The Alpha Pi Omega sorority held a panel of indigenous alumni Thursday to hear about the Native American experience on University of Wisconsin’s campus, their cultural history and why access to resources are important for native students. 

The panel discussed some of the major cultural differences between campus life and life on a reservation, and the difficulties many students face bridging these differences.

Gary Besaw, director of agriculture and food systems for the Menominee tribe, said the two cultures view time as a major difference — one which leads to difficulties for many native students. He called the cultural approach to time learned on a reservation as a “human approach” — one which emphasized a balance, taking only what is necessary from the environment or peers. When it comes to the education system, however, he described it as “regimented.”

“There’s always schedules,” Besaw said.

Financial aid deadlines can be difficult and unfamiliar for these students for instance. At UW, if you miss appointments, “you’re done,” Besaw said. 

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This sentiment resonated with panel attendee Mark Denning, who lost two children to suicide in 2016. After his first son committed suicide, Denning said his daughter Isabel Denning, a UW student who struggled with anxiety, reached out to University Health Services. She started seeing UHS for support not only over her brother’s death, but also over her experience being sexually assaulted.

But she wasn’t aware of some of their policies. After missing just two of her meetings — which she’d figured was a sign of subtle recovery — Denning said UHS dropped her altogether.

Denning said she was no longer able to access the resources she needed to deal with her brother’s death because the system was unfamiliar to her. Just a few weeks later, the trauma became too much and she committed suicide.

After meeting with the provost’s office about resources available for native students on campus, Denning said they were shocked and promised to “do things different” and “support native students.” 

“Since 2016, what’s changed? And when my nephew asks me ‘Hey Mark, should I go to UW or another school,’ what should I tell him?” Denning asked the native students in the crowd.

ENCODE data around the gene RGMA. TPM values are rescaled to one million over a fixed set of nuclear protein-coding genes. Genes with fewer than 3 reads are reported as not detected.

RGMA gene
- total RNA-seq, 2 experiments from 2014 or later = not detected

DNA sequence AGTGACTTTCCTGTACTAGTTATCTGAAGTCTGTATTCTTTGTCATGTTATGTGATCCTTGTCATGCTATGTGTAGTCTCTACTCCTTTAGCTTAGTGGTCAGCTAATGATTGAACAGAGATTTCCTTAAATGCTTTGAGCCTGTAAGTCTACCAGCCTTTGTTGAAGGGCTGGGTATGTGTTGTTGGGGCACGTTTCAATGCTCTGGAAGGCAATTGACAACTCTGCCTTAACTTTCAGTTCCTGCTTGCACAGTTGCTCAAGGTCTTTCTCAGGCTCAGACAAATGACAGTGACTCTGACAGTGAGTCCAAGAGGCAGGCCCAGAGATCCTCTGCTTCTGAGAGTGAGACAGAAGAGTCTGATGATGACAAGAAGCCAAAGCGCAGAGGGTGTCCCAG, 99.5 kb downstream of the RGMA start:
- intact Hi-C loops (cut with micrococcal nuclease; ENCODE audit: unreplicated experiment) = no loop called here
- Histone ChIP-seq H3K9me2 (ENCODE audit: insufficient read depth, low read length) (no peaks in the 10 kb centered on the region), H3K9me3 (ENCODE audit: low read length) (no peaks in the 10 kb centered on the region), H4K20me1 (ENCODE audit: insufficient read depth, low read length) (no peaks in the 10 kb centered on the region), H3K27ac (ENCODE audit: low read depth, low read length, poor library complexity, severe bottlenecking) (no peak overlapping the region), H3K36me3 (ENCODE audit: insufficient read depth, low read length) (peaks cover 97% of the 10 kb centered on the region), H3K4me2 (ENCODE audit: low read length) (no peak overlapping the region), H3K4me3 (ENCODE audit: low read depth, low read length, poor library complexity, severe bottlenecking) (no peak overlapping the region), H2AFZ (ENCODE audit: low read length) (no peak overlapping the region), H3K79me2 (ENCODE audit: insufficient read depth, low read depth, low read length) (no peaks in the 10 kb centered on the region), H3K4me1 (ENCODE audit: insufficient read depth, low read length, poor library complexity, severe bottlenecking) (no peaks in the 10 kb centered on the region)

He was met with silence. 

Eventually, a few students brought up student groups that had helped them ease the transition into college, from Alpha Pi Omega to Wunk Sheek, UW’s intertribal student organization. Others cited their native friends as integral to the transition.

Nobody, however, brought up actions or attempts by the administration.

Sasanehsaeh Pyawasay, coordinator of native student success for the UW System and member of the Menominee tribe,  discussed the consistent shortfalls of UW’s administration when it comes to assisting native students.

“It always falls on the students. And it shouldn’t because they’re here to be students,” Pyawasay said. “And so how can we make a better space for them here?”

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Pyawasay challenged the faculty and staff in the room to listen to Denning’s story and take responsibility for native students and to build better spaces for them moving forward.

UW law professor Richard Monette, a member of the Turtle Mountain tribe, described the importance of breaking barriers when moving forward.

“We failed in that story, and the university failed. In a lot of ways our whole society fails on occasion, and that was one of them,” Monette said. “There’s a lot of negativity to look back on, and that’s important to learn, but now let’s try to get together and build a positive campus climate.”

Monette discussed working across boundaries, with natives and non-natives communicating to implement more inclusive systems. Several students contributed suggestions.

UW senior Veronica Laverdure suggested a cultural literacy course formatted similarly to AlcholEdu and U Got This, which incoming freshmen are required to complete. Other students suggested a conference for native students across the UW system, more events similar to Thursday’s panel and safe spaces for indigenous people to share their experiences.

Pyawasay encouraged students to reach out to her, whether they have ideas to make campus more inclusive or want better support in the transition from reservations to campus. The month of November is Native November on campus, and Pyawasay encouraged students to check out the other events happening this month.

Gary Besaw ended the panel by describing an indigenous view of time — as nonlinear, as a “medicine.”

“Time is a medicine, it’s not this clock stuff. You’re gonna need this medicine called time. And that’s not to forget, it’s to heal,” Besaw said. “You impact way more than you know. You’re important to way more than just yourself right now.”